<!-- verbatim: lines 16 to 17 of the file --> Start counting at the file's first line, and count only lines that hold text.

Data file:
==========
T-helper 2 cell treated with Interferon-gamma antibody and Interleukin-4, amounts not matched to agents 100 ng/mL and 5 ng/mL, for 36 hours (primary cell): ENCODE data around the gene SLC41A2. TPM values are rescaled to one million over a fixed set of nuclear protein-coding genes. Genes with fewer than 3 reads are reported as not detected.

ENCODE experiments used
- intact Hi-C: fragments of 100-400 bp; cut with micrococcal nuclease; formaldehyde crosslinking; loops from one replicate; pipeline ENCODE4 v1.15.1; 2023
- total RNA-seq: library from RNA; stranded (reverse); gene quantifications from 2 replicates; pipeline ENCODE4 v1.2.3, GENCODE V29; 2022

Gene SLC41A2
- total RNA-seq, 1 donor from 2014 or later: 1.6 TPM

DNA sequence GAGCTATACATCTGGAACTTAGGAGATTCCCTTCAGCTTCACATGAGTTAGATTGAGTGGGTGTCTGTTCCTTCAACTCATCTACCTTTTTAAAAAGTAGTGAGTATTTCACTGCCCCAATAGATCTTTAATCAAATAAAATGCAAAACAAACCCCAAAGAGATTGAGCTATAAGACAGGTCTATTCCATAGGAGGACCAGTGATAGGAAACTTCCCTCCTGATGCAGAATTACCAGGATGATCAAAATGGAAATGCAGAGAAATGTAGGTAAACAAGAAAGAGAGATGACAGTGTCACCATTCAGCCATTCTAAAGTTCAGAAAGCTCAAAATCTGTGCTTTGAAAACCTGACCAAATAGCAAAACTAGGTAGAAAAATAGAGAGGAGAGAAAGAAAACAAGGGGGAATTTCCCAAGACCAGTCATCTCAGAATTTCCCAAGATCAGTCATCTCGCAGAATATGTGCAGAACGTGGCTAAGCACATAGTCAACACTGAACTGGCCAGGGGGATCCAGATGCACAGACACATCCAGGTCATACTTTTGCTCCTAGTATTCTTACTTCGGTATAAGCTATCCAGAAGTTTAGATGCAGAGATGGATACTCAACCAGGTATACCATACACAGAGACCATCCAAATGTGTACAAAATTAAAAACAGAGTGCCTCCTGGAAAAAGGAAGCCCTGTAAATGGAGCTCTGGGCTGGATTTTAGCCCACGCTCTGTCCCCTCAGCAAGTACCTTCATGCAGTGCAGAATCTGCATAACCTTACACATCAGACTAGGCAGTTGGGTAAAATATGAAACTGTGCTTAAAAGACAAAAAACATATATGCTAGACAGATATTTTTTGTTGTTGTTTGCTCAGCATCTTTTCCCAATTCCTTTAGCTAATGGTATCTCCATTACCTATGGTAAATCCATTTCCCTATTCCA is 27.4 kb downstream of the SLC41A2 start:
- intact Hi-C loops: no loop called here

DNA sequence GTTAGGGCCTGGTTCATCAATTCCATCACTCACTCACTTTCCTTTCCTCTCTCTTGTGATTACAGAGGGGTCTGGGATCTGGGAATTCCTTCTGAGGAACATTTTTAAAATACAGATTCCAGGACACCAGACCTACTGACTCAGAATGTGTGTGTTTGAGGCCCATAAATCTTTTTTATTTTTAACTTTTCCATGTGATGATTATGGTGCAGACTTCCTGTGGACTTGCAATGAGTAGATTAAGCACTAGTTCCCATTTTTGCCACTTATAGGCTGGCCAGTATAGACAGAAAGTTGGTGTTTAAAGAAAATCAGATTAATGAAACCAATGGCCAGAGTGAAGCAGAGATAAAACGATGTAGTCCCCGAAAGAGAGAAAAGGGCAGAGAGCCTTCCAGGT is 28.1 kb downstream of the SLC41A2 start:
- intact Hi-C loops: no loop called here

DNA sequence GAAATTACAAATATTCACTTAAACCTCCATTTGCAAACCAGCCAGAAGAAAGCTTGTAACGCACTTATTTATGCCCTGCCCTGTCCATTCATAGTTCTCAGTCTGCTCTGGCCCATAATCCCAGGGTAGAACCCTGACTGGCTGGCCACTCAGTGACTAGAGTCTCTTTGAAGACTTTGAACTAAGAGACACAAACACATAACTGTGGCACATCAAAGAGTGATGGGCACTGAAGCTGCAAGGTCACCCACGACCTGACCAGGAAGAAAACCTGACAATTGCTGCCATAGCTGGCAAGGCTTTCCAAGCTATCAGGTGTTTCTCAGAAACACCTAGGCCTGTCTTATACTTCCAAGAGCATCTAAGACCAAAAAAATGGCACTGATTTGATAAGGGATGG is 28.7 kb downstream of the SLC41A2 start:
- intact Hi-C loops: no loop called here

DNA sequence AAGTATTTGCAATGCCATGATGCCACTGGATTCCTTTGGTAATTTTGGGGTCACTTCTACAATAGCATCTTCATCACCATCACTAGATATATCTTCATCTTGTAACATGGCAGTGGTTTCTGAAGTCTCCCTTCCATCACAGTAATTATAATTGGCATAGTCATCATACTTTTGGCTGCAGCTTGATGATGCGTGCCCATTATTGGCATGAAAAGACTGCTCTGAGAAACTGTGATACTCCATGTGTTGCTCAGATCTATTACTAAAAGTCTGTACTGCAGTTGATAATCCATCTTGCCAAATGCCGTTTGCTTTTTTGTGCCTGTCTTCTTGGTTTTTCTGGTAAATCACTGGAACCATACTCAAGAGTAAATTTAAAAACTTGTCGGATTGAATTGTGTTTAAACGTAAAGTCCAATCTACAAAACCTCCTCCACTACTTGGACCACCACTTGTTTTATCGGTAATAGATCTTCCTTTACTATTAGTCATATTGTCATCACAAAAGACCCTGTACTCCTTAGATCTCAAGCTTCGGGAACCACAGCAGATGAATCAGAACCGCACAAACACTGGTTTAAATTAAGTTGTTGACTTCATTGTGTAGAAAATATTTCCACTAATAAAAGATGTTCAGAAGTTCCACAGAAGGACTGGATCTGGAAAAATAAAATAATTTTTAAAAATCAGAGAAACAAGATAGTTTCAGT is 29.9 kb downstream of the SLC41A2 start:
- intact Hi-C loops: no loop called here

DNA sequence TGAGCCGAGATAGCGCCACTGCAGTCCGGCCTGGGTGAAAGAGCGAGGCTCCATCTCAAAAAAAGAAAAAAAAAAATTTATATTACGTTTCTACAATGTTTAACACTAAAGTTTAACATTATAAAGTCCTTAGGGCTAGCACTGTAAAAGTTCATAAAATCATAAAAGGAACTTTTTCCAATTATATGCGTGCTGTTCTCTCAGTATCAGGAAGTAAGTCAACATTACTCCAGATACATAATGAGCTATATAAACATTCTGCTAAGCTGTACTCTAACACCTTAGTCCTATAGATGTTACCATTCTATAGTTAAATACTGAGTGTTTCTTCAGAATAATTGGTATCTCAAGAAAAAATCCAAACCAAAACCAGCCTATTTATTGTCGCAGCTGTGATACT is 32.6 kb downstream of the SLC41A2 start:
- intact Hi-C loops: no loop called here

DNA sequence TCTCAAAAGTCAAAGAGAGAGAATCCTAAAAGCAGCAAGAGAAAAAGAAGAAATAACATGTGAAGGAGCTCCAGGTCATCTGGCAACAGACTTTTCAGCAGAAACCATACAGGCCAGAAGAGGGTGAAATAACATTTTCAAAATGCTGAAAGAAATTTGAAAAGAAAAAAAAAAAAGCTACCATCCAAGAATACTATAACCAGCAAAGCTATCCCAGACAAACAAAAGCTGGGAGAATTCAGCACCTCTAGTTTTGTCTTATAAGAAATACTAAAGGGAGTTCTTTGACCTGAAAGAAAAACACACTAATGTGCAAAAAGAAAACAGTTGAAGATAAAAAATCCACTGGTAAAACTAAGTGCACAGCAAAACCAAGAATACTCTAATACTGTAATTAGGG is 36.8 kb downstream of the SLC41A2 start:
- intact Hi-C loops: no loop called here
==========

- intact Hi-C loops: no loop called here

DNA sequence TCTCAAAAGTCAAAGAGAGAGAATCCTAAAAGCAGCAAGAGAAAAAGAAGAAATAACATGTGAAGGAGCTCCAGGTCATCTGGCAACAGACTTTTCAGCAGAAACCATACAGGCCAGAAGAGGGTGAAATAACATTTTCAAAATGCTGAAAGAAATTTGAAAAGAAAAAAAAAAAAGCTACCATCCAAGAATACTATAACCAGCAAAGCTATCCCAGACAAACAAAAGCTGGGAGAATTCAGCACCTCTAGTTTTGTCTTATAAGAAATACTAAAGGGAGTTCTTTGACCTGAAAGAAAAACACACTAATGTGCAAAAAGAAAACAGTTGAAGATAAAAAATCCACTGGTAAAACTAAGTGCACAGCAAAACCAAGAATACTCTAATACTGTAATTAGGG is 36.8 kb downstream of the SLC41A2 start: